Renewed interest on the part of the U.S. to open new embassies in the Eastern Caribbean region means that the U.S. security state and U.S. policy makers perceive Chinese investments as a threat – thus, we should expect these two new embassies to have a broader security purpose. The People’s Republic of China (PRC) and its ruling Communist Party invoke this history of the U.S. “fighting communism.” More accurately, the U.S. was fighting democratically elected left-governments and movements in the Caribbean region during these states’ national liberation movements and after they achieved independence during the “Cold” War. It is quite logical to surmise that increased economic investments by the PRC which fund big infrastructure projects in the region worry U.S. policy makers. PRC investments are often compared to Caribbean states’ decades-long integration into the liberal regime, which has not alleviated poverty, unemployment, inequality, or environmental destruction in the region.
Influence is only gained where it makes sense, and PRC investments that provide infrastructural, developmental, and economic assistance stand in stark contrast to the preferred Western strategies of aid with strings attached, which indebts Caribbean states, privatizes Caribbean economies, and continues to ignore Caribbean calls for reparations. Increased U.S. “diplomatic” presence in the Caribbean, in response to economic investments made by the PRC, reminds us that “states are not equally free to act across the globe,” and that the existence of spheres of influence are more accurately described as geostrategic security zones for extending the influence of states.. That the U.S. plans to increase its diplomatic presence in the Caribbean now should be understood as another ploy of external subversion – which exploits Caribbean people’s needs (i.e. the ability to to process visas) – to advance U.S. geostrategic aims vis-a-vis the PRC.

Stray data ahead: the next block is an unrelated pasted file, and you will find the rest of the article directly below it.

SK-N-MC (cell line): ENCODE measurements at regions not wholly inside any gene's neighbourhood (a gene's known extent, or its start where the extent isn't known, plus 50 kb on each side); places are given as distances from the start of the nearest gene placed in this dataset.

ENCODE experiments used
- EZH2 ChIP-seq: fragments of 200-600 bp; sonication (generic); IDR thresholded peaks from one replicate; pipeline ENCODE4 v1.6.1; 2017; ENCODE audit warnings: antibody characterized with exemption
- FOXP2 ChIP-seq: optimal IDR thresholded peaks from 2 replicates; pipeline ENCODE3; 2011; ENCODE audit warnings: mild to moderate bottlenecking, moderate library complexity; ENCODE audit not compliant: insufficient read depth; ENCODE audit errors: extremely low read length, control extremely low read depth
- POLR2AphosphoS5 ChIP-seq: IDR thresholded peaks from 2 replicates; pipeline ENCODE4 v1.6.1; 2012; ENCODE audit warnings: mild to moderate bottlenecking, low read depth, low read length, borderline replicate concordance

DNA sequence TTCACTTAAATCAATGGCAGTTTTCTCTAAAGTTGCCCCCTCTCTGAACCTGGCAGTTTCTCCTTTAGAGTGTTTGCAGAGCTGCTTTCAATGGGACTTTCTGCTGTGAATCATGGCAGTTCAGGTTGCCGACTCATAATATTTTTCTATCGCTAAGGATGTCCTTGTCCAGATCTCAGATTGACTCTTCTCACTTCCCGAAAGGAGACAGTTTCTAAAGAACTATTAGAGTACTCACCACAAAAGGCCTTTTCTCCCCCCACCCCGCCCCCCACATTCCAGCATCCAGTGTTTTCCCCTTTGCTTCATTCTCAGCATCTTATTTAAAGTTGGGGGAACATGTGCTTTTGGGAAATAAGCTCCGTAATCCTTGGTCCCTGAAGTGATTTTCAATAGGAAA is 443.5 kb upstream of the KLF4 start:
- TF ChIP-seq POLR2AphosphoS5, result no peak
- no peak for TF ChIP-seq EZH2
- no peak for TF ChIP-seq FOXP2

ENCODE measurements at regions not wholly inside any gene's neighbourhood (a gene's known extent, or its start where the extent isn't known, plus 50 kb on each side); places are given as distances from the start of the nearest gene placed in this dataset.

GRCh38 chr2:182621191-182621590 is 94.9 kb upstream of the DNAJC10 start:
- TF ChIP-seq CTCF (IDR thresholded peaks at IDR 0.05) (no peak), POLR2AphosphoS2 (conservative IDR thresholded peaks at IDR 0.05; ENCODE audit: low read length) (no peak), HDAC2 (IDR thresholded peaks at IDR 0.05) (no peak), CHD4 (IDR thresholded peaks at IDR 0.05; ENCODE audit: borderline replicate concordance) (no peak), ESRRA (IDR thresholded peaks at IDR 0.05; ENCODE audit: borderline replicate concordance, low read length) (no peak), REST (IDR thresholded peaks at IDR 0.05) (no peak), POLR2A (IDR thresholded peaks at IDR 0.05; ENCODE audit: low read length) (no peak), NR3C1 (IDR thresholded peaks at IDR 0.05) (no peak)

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Originally published in Council on Hemispheric Affairs